It was with a heavy heart that I boarded a plane for Los Angeles to attend a funeral for Bob, the former scoutmaster of Boy Scout Troop 108.
The event brought a convocation of ex-scouts from up and down the West coast, and said much about our age.
Bob, 85, called me two weeks ago to tell me his CAT scan had just revealed advanced metastatic lung cancer. I said “Congratulations Bob, you just made your life span.”
It was our last conversation.
He spent only a week in bed, and then was gone. As a samurai warrior might have said, it was a good death. Some thought it was the smoking he quit 20 years ago.
Others speculated that it was his close work with uranium. I chalked it up to a half century of breathing the air in Los Angeles.
Bob originally hailed from Bloomfield, New Jersey. After WWII, every East coast college was jammed with returning vets on the GI bill. So he enrolled in a small, well-regarded engineering school in New Mexico in a remote place called Alamogordo.
His first job after graduation was testing V2 rockets newly captured from the Germans at the White Sands Missile Test Range. He graduated to design ignition systems for atomic bombs. A boom in defense spending during the fifties swept him up to the Greater Los Angeles area.
Scouts I last saw at age 13 or 14 were now 60, while the surviving dads were well into their 80’s. Everyone was in great shape, those endless miles lugging heavy packs over High Sierra passes obviously yielding lifetime benefits.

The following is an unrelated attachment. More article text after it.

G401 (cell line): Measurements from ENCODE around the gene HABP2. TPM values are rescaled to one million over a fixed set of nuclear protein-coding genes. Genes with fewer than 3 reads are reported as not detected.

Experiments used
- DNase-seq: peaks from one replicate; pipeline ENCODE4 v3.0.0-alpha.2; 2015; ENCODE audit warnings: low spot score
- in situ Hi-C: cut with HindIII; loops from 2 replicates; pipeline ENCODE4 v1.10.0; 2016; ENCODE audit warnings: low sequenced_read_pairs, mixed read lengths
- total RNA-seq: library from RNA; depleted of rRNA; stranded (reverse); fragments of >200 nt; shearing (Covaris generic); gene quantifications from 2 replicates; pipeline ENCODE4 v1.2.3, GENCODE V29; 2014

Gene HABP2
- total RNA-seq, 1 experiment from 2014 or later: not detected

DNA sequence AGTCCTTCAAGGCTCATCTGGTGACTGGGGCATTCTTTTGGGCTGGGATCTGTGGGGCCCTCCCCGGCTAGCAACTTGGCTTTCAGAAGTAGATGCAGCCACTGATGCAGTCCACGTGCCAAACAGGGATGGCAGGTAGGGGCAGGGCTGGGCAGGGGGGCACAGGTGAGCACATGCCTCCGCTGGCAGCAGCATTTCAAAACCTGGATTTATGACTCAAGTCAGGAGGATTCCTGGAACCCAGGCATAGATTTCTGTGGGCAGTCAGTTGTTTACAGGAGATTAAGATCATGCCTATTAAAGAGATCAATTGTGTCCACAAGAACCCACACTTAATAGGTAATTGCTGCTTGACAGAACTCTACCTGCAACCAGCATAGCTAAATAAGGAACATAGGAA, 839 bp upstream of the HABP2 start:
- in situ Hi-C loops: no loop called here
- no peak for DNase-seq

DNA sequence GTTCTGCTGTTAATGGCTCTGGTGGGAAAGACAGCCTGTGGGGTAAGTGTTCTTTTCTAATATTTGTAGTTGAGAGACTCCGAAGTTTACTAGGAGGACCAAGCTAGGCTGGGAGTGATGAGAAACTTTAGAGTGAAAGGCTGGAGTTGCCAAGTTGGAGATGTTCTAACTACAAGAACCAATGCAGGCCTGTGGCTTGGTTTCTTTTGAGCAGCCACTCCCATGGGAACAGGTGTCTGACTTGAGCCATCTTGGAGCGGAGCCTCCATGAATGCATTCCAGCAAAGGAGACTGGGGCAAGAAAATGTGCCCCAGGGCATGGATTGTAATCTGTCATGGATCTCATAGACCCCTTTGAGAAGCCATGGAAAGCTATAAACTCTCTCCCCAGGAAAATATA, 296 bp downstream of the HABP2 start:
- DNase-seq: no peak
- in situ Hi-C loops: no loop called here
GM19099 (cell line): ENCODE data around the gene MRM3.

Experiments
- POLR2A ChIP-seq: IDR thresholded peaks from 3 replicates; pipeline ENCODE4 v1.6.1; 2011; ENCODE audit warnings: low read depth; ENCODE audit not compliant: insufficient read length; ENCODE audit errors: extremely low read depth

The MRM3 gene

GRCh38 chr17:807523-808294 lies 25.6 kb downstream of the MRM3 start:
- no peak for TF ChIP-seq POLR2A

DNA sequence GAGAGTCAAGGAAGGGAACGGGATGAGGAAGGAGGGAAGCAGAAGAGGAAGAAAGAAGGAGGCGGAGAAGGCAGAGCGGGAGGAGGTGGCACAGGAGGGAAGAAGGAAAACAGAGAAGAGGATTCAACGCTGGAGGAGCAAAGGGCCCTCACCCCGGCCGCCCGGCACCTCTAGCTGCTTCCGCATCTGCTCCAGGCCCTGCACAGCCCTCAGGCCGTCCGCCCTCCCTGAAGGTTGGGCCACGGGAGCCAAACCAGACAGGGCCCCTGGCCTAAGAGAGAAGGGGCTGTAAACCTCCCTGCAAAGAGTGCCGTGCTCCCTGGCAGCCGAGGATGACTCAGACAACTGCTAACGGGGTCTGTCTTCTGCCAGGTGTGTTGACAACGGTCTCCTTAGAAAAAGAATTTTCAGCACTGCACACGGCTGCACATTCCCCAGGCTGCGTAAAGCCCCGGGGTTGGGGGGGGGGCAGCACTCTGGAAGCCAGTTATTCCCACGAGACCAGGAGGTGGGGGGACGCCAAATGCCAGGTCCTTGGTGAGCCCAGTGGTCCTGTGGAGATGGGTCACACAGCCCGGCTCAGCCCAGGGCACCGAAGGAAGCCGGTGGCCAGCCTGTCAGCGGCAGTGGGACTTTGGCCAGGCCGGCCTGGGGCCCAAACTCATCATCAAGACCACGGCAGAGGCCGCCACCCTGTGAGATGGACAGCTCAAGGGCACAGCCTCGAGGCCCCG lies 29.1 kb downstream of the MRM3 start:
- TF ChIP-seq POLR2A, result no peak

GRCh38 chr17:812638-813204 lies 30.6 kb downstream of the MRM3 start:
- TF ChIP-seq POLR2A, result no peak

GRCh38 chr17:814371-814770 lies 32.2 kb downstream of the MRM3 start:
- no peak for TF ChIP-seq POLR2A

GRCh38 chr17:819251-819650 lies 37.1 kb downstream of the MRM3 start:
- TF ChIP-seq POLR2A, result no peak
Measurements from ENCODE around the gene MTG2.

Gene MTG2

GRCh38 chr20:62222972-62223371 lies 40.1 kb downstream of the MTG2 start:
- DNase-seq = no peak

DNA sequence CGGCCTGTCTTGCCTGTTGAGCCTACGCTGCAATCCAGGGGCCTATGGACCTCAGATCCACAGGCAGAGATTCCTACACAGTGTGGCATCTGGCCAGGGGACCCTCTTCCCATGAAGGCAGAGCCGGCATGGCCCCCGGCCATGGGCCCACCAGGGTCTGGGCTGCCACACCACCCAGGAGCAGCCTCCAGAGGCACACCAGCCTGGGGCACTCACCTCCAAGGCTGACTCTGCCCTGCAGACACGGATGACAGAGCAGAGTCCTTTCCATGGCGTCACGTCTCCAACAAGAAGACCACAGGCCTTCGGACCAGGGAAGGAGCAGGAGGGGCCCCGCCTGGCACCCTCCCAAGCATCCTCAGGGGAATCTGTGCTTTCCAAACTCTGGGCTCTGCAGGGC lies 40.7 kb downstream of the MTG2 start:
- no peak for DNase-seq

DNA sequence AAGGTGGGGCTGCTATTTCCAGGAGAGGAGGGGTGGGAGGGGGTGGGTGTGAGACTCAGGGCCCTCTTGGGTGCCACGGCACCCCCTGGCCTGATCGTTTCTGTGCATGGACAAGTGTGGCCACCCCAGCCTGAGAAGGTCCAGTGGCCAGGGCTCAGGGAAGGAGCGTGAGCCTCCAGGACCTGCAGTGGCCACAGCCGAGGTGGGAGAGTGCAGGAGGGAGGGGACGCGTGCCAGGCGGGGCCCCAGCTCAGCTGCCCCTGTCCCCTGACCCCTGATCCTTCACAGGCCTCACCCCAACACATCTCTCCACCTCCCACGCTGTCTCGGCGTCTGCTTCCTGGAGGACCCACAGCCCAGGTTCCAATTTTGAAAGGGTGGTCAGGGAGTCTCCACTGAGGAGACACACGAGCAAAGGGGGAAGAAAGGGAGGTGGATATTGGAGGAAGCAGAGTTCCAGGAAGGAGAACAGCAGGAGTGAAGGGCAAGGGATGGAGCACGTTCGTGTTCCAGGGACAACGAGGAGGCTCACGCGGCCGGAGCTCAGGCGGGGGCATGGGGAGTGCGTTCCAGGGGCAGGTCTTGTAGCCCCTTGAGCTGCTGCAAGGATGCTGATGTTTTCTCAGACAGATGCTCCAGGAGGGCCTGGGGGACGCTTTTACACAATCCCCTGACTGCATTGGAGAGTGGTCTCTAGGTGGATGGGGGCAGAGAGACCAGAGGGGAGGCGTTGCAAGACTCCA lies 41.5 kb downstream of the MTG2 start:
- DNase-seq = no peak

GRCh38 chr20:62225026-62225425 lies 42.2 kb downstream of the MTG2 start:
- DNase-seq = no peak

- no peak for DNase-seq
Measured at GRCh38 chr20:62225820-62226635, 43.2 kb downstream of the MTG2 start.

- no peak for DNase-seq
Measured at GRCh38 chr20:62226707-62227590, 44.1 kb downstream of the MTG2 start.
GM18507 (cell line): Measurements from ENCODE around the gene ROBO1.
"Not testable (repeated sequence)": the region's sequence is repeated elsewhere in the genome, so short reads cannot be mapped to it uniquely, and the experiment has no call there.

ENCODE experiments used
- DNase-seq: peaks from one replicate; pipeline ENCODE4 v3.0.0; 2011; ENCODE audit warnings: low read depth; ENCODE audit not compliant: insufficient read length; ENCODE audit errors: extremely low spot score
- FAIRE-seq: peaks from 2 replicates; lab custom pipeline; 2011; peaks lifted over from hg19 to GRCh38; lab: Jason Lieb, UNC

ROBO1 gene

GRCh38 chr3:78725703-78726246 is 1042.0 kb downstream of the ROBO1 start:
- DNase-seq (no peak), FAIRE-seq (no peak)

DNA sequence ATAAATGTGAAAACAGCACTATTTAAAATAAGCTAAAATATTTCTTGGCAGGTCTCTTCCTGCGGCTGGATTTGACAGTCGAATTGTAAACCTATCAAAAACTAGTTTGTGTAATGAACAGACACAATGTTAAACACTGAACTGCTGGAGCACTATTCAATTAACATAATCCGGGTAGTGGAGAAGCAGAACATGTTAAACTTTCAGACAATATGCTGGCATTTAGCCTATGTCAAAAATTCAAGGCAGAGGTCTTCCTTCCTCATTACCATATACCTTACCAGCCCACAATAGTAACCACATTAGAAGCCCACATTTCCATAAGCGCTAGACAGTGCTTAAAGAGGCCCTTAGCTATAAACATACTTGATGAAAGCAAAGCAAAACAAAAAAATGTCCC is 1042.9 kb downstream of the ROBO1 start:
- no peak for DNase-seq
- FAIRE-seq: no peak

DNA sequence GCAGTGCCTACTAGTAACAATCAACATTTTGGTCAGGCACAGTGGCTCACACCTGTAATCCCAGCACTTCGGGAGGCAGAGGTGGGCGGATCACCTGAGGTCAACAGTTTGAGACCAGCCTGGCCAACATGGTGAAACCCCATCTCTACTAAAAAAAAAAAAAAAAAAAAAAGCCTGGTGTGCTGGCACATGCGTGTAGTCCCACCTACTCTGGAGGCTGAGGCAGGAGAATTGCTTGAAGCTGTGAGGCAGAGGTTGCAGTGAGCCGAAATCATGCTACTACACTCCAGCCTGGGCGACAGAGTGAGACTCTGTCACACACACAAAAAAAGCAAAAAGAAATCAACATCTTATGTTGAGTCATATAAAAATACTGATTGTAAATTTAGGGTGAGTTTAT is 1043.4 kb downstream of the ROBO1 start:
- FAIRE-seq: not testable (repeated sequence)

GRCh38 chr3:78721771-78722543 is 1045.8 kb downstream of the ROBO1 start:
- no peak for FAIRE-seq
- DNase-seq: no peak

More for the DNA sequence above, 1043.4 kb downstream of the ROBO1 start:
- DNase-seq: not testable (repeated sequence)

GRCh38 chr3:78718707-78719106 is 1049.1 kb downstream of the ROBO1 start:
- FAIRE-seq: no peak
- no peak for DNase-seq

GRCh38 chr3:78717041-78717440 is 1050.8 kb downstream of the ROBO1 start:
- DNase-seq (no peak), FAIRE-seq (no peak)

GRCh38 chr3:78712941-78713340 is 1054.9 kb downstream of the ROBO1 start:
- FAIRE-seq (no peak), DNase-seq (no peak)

Hybrid cars lined both sides of the street. A tag along guest called out for a cigarette and a hush came over a crowd numbering over 100.
Apparently, some things stuck. It was a real cycle of life weekend. While the elders spoke about blood pressure and golf handicaps, the next generation of scouts played in the back yard, or picked lemons off a ripening tree.
Bob was the guy who taught me how to ski, cast for rainbow trout in mountain lakes, transmit Morse code, and survive in the wilderness. He used to scrawl schematic diagrams for simple radios and binary computers on a piece of paper, usually built around a single tube or transistor.
I would run off to Radio Shack to buy WWII surplus parts for pennies on the pound, and spend long nights attempting to decode impossibly fast Navy ship to ship transmissions. He was also the man who pinned an Eagle Scout badge on my uniform in front of beaming parents when I turned 15.
While in the neighborhood, I thought I would drive by the house in which I grew up, once a modest 1,800 square foot ranch style home to a happy family of nine. I was horrified to find that it had been torn down, and the majestic maple tree that I planted 40 years ago had been removed.
In its place was a giant, 6,000 square foot marble and granite monstrosity under construction for a wealthy family from China.
Profits from the enormous China-America trade have been pouring into my home town from the Middle Kingdom for the last decade, and mine was one of the last houses to go.
When I was class president of the high school here, there were 3,000 white kids, and one Chinese. Today those numbers are reversed. Such is the price of globalization.
I guess you really can’t go home again.
At the request of the family, I assisted in the liquidation of his portfolio. Bob had been an avid reader of the Diary of a Mad Hedge Fund Trader since its inception, and he had attended my Los Angeles lunches.
It seems he listened well. There was Apple (AAPL) in all its glory at a cost of $21. I laughed to myself. The master had become the student and the student had become the master.
Like I said, it was a real circle of life weekend.